Progressive Snapshot vs. Root: Which is Better?
Progressive Snapshot vs Root: usage-based car insurance
Progressive Snapshot and Root share a common philosophy: they price car insurance premiums based on driving behaviors, rather than demographic generalizations. Each program tracks driving behavior via an in-car telematics device, measuring average speed, hard braking, quick turns, time of day driven, and generating premiums based on these metrics. Which of these two usage-based insurance programs is best? Let's assess the details.
What is Progressive Snapshot?
Snapshot by Progressive is an optional usage-based insurance program in which customers may choose to participate. Snapshot uses an in-car device — a mobile app — to monitor driving habits and generate insurance premiums based on these behaviors. Snapshot assesses the following driving habits:
- Sudden changes in speed (hard braking and rapid accelerations)
- The amount you drive
- Depending on your state, how often you use your mobile phone while driving
How does Root Car Insurance work?
Root operates entirely as a usage-based insurance company. Root uses only the way you drive in order to determine your premium. In order to begin using Root, a driver downloads the mobile app and taking a several-week "test drive" to generate a baseline assessment of his or her driving. Based on Root's criteria, a score can pass or fail a driver — with failing candidates unable to participate in the program. For qualifying drivers, Root will generate a premium and provide the option to move forward with a full policy.
Like Snapshot, savings depend on your driving habits. Root advertises savings of up to 52%.
Snapshot vs. Root: which is best for you?
While Snapshot and Root both use telematics to power their programs, only Root is entirely a usage-based program. Snapshot is an optional program offered by Progressive insurance. While you can elect to participate, usage-based data is not the only pricing factor involved. Let’s compare Snapshot and Root.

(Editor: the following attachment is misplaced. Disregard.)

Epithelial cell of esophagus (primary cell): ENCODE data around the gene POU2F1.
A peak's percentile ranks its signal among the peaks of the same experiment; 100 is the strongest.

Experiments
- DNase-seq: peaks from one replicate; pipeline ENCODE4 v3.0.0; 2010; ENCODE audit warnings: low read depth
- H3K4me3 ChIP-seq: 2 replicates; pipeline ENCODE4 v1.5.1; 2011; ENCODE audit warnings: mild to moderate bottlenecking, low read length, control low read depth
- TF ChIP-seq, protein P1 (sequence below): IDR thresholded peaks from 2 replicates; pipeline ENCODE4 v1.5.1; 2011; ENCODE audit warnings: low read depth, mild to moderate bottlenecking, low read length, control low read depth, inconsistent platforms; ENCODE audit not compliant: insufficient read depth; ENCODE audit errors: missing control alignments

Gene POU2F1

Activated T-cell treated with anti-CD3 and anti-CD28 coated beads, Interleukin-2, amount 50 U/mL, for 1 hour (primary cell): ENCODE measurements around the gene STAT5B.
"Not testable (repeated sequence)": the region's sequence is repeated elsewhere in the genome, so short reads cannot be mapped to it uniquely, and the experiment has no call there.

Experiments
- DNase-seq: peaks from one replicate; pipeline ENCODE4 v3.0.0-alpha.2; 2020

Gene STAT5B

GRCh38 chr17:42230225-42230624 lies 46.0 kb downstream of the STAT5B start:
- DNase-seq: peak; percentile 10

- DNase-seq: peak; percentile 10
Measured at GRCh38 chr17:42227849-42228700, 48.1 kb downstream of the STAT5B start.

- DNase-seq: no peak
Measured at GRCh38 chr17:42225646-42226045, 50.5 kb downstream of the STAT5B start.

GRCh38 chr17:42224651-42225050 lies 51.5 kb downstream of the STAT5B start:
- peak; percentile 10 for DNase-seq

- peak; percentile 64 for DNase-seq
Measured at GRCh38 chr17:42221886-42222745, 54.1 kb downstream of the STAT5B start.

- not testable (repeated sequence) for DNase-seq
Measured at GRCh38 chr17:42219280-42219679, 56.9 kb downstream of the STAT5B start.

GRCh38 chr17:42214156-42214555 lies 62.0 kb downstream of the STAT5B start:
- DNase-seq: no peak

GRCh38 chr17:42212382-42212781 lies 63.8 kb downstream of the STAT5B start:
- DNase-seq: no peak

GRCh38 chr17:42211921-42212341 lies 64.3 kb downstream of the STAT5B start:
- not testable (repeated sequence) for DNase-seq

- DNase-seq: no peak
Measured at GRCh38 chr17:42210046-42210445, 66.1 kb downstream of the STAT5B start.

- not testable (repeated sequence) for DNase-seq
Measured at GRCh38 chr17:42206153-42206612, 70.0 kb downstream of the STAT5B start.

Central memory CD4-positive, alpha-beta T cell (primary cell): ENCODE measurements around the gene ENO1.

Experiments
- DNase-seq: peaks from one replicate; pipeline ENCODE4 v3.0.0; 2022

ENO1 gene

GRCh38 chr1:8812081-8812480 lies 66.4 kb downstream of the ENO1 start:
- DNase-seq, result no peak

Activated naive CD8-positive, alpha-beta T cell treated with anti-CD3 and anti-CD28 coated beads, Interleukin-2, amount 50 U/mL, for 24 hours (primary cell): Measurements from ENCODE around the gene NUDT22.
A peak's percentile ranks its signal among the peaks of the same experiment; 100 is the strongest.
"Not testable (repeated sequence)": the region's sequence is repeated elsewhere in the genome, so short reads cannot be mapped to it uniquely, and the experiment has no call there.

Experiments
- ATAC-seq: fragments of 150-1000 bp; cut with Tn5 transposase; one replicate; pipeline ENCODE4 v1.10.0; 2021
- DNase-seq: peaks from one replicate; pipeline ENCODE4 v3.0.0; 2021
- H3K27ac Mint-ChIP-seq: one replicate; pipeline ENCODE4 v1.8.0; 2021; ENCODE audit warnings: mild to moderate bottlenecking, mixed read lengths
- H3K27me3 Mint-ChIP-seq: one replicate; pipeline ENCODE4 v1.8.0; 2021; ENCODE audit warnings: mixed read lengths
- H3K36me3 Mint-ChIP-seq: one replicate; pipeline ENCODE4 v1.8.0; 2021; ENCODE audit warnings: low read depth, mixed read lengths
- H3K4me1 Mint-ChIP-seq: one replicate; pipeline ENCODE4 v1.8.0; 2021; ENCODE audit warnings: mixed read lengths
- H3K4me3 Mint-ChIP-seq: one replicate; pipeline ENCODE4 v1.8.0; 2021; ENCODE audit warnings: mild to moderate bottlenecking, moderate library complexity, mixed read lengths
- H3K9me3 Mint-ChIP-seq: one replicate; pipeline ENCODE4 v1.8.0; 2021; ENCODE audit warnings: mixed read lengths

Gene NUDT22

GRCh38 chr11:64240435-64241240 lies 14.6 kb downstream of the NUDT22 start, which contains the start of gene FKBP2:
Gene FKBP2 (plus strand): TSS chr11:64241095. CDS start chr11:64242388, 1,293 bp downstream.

When is Snapshot better?
1. If you’re unsure of telematics
Snapshot might be a good idea if you’re unsure of telematics or wary of how your driving behaviors will be priced. Because you can opt out of Snapshot and revert to Progressive’s standard pricing model, you have an option to exit the program. Because Root is based entirely upon this model, you don't have the opportunity to defer. Your only alternative would be to get a new policy with a different company and cancel your policy with Root.
2. If you’re not going to qualify for Root
In its own words, Root is not an insurance provider for everyone. If you won't qualify for Root, naturally this will not be a good option for you.
When is Root better?
1. If non-driving factors increase your premiums
In order to participate in Snapshot, you must hold an established policy with Progressive. If non-driving factors are negatively impacting your insurance premium — such as age or credit score — Snapshot and Progressive might not be cost-effective solutions for you. If you’re a good driver but are young or have poor credit, Root might offer some savings.
Additional usage-based insurance options
At the end of the day, it's up to you to choose the company that suits you. Each brings positives and negatives to the table. Your best option is to compare the factors that mean the most to you. It’s also important to understand these aren’t the only usage-based insurance programs out there. While still relatively new to the game, telematics is growing in popularity in the insurance world.
If you’re interested in learning more about telematics and usage-based insurance programs, see our related articles below. If you're ready to see personalized quotes and find the best insurance company for you, enter your ZIP code below.
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About The Zebra
The Zebra is not an insurance company. We publish data-backed, expert-reviewed resources to help consumers make more informed insurance decisions.
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- The Zebra’s insurance editorial content is not subject to review or alteration by insurance companies or partners.
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- The auto insurance rates published on The Zebra’s pages are based on a comprehensive analysis of car insurance pricing data, evaluating more than 83 million insurance rates from across the United States.